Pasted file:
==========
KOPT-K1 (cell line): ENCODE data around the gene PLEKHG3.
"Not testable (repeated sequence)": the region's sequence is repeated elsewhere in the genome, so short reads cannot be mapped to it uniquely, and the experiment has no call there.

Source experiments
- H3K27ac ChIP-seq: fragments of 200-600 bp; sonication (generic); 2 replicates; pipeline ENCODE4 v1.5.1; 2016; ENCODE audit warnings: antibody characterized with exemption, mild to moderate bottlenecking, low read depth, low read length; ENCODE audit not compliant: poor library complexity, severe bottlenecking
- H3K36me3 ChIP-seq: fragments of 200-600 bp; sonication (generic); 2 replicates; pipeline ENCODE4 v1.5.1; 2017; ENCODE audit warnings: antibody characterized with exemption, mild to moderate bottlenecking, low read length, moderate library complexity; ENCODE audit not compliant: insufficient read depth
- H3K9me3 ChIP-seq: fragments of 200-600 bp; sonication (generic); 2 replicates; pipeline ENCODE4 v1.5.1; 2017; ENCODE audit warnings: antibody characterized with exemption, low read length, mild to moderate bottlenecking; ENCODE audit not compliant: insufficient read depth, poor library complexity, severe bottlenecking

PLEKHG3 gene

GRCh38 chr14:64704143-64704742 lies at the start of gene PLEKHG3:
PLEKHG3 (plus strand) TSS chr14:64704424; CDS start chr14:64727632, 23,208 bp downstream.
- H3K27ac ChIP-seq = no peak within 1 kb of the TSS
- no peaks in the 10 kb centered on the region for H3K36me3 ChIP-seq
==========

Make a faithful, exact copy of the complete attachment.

KOPT-K1 (cell line): ENCODE data around the gene PLEKHG3.
"Not testable (repeated sequence)": the region's sequence is repeated elsewhere in the genome, so short reads cannot be mapped to it uniquely, and the experiment has no call there.

Source experiments
- H3K27ac ChIP-seq: fragments of 200-600 bp; sonication (generic); 2 replicates; pipeline ENCODE4 v1.5.1; 2016; ENCODE audit warnings: antibody characterized with exemption, mild to moderate bottlenecking, low read depth, low read length; ENCODE audit not compliant: poor library complexity, severe bottlenecking
- H3K36me3 ChIP-seq: fragments of 200-600 bp; sonication (generic); 2 replicates; pipeline ENCODE4 v1.5.1; 2017; ENCODE audit warnings: antibody characterized with exemption, mild to moderate bottlenecking, low read length, moderate library complexity; ENCODE audit not compliant: insufficient read depth
- H3K9me3 ChIP-seq: fragments of 200-600 bp; sonication (generic); 2 replicates; pipeline ENCODE4 v1.5.1; 2017; ENCODE audit warnings: antibody characterized with exemption, low read length, mild to moderate bottlenecking; ENCODE audit not compliant: insufficient read depth, poor library complexity, severe bottlenecking

PLEKHG3 gene

GRCh38 chr14:64704143-64704742 lies at the start of gene PLEKHG3:
PLEKHG3 (plus strand) TSS chr14:64704424; CDS start chr14:64727632, 23,208 bp downstream.
- H3K27ac ChIP-seq = no peak within 1 kb of the TSS
- no peaks in the 10 kb centered on the region for H3K36me3 ChIP-seq